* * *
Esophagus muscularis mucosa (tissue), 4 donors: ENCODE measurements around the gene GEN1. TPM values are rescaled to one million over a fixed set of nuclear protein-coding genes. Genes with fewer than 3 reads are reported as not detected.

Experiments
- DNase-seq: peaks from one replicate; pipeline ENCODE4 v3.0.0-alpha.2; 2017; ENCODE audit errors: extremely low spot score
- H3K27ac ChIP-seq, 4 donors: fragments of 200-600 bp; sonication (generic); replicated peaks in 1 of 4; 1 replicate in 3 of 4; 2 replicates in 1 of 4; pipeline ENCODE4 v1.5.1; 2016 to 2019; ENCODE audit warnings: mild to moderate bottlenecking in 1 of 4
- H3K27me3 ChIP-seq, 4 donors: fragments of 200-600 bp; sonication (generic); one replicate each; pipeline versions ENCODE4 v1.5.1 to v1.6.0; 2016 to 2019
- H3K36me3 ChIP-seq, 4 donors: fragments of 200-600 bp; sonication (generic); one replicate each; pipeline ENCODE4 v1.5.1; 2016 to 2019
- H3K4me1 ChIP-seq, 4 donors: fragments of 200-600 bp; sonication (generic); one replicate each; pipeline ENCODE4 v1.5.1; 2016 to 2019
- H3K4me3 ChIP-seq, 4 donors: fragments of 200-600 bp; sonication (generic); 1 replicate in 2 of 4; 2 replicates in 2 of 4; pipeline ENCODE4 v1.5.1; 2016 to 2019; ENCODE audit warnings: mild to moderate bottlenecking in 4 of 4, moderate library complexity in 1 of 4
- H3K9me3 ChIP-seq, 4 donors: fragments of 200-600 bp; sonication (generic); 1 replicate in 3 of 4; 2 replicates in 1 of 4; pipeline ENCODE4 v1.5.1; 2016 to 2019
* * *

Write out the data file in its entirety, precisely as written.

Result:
Esophagus muscularis mucosa (tissue), 4 donors: ENCODE measurements around the gene GEN1. TPM values are rescaled to one million over a fixed set of nuclear protein-coding genes. Genes with fewer than 3 reads are reported as not detected.

Experiments
- DNase-seq: peaks from one replicate; pipeline ENCODE4 v3.0.0-alpha.2; 2017; ENCODE audit errors: extremely low spot score
- H3K27ac ChIP-seq, 4 donors: fragments of 200-600 bp; sonication (generic); replicated peaks in 1 of 4; 1 replicate in 3 of 4; 2 replicates in 1 of 4; pipeline ENCODE4 v1.5.1; 2016 to 2019; ENCODE audit warnings: mild to moderate bottlenecking in 1 of 4
- H3K27me3 ChIP-seq, 4 donors: fragments of 200-600 bp; sonication (generic); one replicate each; pipeline versions ENCODE4 v1.5.1 to v1.6.0; 2016 to 2019
- H3K36me3 ChIP-seq, 4 donors: fragments of 200-600 bp; sonication (generic); one replicate each; pipeline ENCODE4 v1.5.1; 2016 to 2019
- H3K4me1 ChIP-seq, 4 donors: fragments of 200-600 bp; sonication (generic); one replicate each; pipeline ENCODE4 v1.5.1; 2016 to 2019
- H3K4me3 ChIP-seq, 4 donors: fragments of 200-600 bp; sonication (generic); 1 replicate in 2 of 4; 2 replicates in 2 of 4; pipeline ENCODE4 v1.5.1; 2016 to 2019; ENCODE audit warnings: mild to moderate bottlenecking in 4 of 4, moderate library complexity in 1 of 4
- H3K9me3 ChIP-seq, 4 donors: fragments of 200-600 bp; sonication (generic); 1 replicate in 3 of 4; 2 replicates in 1 of 4; pipeline ENCODE4 v1.5.1; 2016 to 2019